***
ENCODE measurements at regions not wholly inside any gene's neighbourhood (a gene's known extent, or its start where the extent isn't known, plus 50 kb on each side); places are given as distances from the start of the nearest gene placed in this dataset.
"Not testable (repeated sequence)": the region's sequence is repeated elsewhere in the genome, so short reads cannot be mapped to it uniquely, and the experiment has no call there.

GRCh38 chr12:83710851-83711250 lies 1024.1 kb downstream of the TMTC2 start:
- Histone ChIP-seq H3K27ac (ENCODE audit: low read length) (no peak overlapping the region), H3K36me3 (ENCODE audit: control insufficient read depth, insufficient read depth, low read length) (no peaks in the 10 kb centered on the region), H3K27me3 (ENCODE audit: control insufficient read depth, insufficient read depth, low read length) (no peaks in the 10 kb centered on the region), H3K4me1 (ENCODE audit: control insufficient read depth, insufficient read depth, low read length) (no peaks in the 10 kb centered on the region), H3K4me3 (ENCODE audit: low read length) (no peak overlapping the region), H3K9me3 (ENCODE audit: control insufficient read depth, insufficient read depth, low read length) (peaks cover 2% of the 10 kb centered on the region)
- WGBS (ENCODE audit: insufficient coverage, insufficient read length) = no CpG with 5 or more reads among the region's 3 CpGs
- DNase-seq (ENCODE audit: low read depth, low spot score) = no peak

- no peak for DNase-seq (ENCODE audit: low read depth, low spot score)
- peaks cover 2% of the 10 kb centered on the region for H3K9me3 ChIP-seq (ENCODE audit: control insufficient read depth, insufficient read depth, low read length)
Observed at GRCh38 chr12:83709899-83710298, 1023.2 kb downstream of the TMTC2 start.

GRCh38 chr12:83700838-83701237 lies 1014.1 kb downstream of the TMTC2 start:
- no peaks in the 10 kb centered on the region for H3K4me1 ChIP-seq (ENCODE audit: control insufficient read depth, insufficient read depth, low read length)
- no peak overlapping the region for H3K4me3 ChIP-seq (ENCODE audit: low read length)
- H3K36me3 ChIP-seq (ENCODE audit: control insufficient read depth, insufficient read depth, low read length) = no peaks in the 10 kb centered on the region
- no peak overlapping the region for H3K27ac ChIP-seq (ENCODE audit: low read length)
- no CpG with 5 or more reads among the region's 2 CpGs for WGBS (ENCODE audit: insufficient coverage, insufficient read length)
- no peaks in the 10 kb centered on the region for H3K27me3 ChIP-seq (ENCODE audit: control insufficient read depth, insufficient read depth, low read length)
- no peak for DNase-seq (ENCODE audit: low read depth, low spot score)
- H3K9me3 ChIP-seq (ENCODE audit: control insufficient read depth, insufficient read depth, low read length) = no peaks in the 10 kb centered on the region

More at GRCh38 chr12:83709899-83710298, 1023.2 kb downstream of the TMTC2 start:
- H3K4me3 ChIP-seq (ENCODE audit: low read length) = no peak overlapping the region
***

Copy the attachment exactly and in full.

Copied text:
ENCODE measurements at regions not wholly inside any gene's neighbourhood (a gene's known extent, or its start where the extent isn't known, plus 50 kb on each side); places are given as distances from the start of the nearest gene placed in this dataset.
"Not testable (repeated sequence)": the region's sequence is repeated elsewhere in the genome, so short reads cannot be mapped to it uniquely, and the experiment has no call there.

GRCh38 chr12:83710851-83711250 lies 1024.1 kb downstream of the TMTC2 start:
- Histone ChIP-seq H3K27ac (ENCODE audit: low read length) (no peak overlapping the region), H3K36me3 (ENCODE audit: control insufficient read depth, insufficient read depth, low read length) (no peaks in the 10 kb centered on the region), H3K27me3 (ENCODE audit: control insufficient read depth, insufficient read depth, low read length) (no peaks in the 10 kb centered on the region), H3K4me1 (ENCODE audit: control insufficient read depth, insufficient read depth, low read length) (no peaks in the 10 kb centered on the region), H3K4me3 (ENCODE audit: low read length) (no peak overlapping the region), H3K9me3 (ENCODE audit: control insufficient read depth, insufficient read depth, low read length) (peaks cover 2% of the 10 kb centered on the region)
- WGBS (ENCODE audit: insufficient coverage, insufficient read length) = no CpG with 5 or more reads among the region's 3 CpGs
- DNase-seq (ENCODE audit: low read depth, low spot score) = no peak

- no peak for DNase-seq (ENCODE audit: low read depth, low spot score)
- peaks cover 2% of the 10 kb centered on the region for H3K9me3 ChIP-seq (ENCODE audit: control insufficient read depth, insufficient read depth, low read length)
Observed at GRCh38 chr12:83709899-83710298, 1023.2 kb downstream of the TMTC2 start.

GRCh38 chr12:83700838-83701237 lies 1014.1 kb downstream of the TMTC2 start:
- no peaks in the 10 kb centered on the region for H3K4me1 ChIP-seq (ENCODE audit: control insufficient read depth, insufficient read depth, low read length)
- no peak overlapping the region for H3K4me3 ChIP-seq (ENCODE audit: low read length)
- H3K36me3 ChIP-seq (ENCODE audit: control insufficient read depth, insufficient read depth, low read length) = no peaks in the 10 kb centered on the region
- no peak overlapping the region for H3K27ac ChIP-seq (ENCODE audit: low read length)
- no CpG with 5 or more reads among the region's 2 CpGs for WGBS (ENCODE audit: insufficient coverage, insufficient read length)
- no peaks in the 10 kb centered on the region for H3K27me3 ChIP-seq (ENCODE audit: control insufficient read depth, insufficient read depth, low read length)
- no peak for DNase-seq (ENCODE audit: low read depth, low spot score)
- H3K9me3 ChIP-seq (ENCODE audit: control insufficient read depth, insufficient read depth, low read length) = no peaks in the 10 kb centered on the region

More at GRCh38 chr12:83709899-83710298, 1023.2 kb downstream of the TMTC2 start:
- H3K4me3 ChIP-seq (ENCODE audit: low read length) = no peak overlapping the region